Starting with the most controversial aspect of this statement, I'll begin with Kane. I mean, cmon. Who could possibly be a better racquetball player than that guy?  I've had a bird's eye view for some of his most dominating moments and can say without reservation, that he blew my mind. Repeatedly. He was my first impression of a number-one-ranked player professional racquetball player. Traditional racquetball that it. (Hold this thought.) I studied his game as I began my first forays into photographing racquetball through the glass and learning the rules in real time. I continued to watch him as I learned about the tours and the sport as a whole. Prior to that, IRT pro sightings were rare for me. I clearly remember the banter about how indoor pros would fair Outdoors against the current crop of pros at Golden West College in Huntington Beach, California when I first played 3 Wall at "Nationals". The event then moved to the courts at Marina Park in Huntington Beach and changed the name of the long-running annual event to the WOR Championships. The banter was still thick with the locals devout to their jibes, especially as more indoor pros began giving the event a go. Yet, no Kane. I then started shooting indoor racquetball, and all the names I heard became real to me. And so did Kane. His name was always mentioned most and then I knew why. I don't believe I will ever see anything like what I saw Kane do on an indoor racquetball court again. Honestly. I counted how many times I wrote about him or mentioned him in my articles during my involvement in racquetball during the last decade. That number is 51.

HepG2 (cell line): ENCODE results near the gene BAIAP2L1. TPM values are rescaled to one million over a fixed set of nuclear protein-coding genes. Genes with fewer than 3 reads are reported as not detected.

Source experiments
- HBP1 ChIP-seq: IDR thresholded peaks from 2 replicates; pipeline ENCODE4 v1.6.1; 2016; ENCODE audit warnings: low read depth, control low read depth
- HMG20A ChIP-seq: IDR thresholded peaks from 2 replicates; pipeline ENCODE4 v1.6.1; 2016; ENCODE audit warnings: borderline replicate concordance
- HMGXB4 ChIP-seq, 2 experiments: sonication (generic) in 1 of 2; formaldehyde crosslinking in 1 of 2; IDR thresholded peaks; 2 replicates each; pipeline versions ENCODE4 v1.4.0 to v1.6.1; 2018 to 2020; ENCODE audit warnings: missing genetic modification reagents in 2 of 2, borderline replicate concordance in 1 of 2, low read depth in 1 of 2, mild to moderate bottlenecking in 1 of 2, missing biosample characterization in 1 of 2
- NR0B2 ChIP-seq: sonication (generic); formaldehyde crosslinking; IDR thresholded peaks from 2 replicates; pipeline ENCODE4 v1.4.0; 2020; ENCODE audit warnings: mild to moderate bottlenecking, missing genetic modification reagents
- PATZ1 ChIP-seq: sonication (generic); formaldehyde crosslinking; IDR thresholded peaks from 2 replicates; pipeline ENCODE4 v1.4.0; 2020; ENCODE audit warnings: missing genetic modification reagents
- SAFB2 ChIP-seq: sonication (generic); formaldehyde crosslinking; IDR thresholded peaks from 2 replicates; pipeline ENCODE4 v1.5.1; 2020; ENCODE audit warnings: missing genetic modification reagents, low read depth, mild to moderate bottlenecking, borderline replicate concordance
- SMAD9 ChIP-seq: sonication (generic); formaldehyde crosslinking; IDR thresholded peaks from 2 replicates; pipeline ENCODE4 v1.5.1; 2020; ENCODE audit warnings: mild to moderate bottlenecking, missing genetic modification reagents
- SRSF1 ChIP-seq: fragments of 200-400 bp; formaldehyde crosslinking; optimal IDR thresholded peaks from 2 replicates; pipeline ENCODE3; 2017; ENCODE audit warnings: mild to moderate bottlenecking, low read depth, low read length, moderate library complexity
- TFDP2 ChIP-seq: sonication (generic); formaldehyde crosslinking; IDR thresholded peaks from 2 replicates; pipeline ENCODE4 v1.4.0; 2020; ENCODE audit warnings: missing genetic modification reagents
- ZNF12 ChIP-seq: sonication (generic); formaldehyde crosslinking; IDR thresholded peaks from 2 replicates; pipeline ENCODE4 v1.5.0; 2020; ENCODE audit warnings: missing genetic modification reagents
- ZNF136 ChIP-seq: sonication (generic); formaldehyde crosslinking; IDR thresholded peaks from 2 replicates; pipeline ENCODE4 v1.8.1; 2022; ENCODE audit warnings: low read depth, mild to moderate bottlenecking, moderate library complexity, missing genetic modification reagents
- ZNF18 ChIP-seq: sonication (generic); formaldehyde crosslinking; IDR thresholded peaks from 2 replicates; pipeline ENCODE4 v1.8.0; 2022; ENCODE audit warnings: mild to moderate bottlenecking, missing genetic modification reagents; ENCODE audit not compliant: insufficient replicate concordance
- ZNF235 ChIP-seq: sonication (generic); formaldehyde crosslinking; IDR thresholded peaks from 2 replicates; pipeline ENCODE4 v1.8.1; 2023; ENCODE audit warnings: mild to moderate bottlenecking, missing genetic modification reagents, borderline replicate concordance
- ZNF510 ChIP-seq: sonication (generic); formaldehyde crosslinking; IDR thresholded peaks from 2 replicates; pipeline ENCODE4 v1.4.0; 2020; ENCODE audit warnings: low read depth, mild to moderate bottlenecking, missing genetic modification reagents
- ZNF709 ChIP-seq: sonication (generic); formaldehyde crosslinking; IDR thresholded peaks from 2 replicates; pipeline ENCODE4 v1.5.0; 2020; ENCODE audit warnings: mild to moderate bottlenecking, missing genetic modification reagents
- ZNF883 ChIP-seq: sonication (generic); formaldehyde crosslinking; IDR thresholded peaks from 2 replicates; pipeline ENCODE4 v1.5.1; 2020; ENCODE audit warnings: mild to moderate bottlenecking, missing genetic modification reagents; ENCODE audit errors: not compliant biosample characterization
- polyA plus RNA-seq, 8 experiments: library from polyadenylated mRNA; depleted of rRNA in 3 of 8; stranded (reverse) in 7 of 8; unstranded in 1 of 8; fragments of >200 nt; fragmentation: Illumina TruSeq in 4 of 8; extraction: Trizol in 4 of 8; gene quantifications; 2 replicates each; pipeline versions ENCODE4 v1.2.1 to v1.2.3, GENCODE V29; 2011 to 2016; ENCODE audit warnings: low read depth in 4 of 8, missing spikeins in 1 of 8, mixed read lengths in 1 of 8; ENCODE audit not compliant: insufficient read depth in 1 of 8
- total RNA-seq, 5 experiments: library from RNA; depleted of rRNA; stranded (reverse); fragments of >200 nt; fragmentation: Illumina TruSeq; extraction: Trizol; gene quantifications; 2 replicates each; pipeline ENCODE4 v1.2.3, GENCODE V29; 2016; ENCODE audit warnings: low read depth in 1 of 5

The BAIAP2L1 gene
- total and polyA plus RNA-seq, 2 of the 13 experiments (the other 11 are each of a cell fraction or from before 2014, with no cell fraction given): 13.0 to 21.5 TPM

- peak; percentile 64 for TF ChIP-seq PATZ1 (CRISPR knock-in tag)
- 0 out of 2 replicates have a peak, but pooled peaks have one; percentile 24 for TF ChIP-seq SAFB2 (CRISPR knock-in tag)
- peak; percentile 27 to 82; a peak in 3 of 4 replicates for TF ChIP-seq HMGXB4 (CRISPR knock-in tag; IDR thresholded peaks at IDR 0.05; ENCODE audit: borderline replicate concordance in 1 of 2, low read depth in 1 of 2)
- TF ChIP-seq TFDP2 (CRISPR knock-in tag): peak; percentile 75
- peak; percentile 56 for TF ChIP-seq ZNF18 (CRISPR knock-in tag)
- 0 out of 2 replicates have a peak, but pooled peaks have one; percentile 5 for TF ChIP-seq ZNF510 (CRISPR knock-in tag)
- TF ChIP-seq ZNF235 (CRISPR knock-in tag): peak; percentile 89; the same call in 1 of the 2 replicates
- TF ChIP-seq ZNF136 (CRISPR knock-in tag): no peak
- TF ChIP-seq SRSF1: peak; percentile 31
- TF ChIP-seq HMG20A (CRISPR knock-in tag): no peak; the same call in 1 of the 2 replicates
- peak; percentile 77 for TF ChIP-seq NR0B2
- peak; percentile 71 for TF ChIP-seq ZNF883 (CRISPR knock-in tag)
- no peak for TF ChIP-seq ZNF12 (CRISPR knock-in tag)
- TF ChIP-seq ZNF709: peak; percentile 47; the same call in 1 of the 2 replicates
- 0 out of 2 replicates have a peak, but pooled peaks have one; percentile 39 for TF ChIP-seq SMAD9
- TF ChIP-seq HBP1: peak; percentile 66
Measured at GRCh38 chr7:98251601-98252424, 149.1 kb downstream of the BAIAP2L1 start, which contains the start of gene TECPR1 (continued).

Kane avoided outdoor racquetball throughout his career and at the peak of his dominance, discounted outdoor racquetball as it was out of his realm of focus. This rings significant to me in a pervasive way. Covid made outdoors attractive to many pro players who before Covid, marginalized outdoor racquetball as a professional necessity. As the sport during the last two decades struggled just to maintain events, there were a handful of professional players who were running with WOR. Outdoor racquetball, though not professionally practiced, provides competitive opportunities to engage in racquetball in often unmeasurable ways. 3 Wall Ball at one point during the decade was the center of the Outdoor wall sports world. ESPN 3 set up shop with the handball guys. You had a kid named Timbo, who was a handball phenom at the time, pulling a ton of media attention with sponsors like RedBull during a time when Outdoor was on the edge of being really seen. The stands at 3 WallBall were shoulder-to-shoulder with vocal enthusiasts from all the wall-ball tribes. During this time, Kane was running through his unbelievable, record-breaking dominance. He was literally the winningest, most dominating professional athlete on the planet. Imagine had that story been heard and seen alongside all the traction Outdoor was garnering. Imagine Kane standing next to Timbo and all the bodies in the stands with an ESPN 3 camera on him. More importantly, he also missed out on building positive sentiment from the whole body of racquetball engagement, which he could seriously use now.

I write this while feeling disheartened because it wasn't just Kane who marginalized Outdoor Racquetball. A host of influentials chose not to think of the outdoor game as truly legit. Until after Covid. Listening to the broadcasters miss opportunity after opportunity to highlight player histories and relevant information made that abundantly clear to me. And while it's great (and necessary for him) that Kane is participating in the big outdoor events now, it comes at a time when his current influences and dormant values are spread thin in a shrinking body of true racquetball enthusiasts.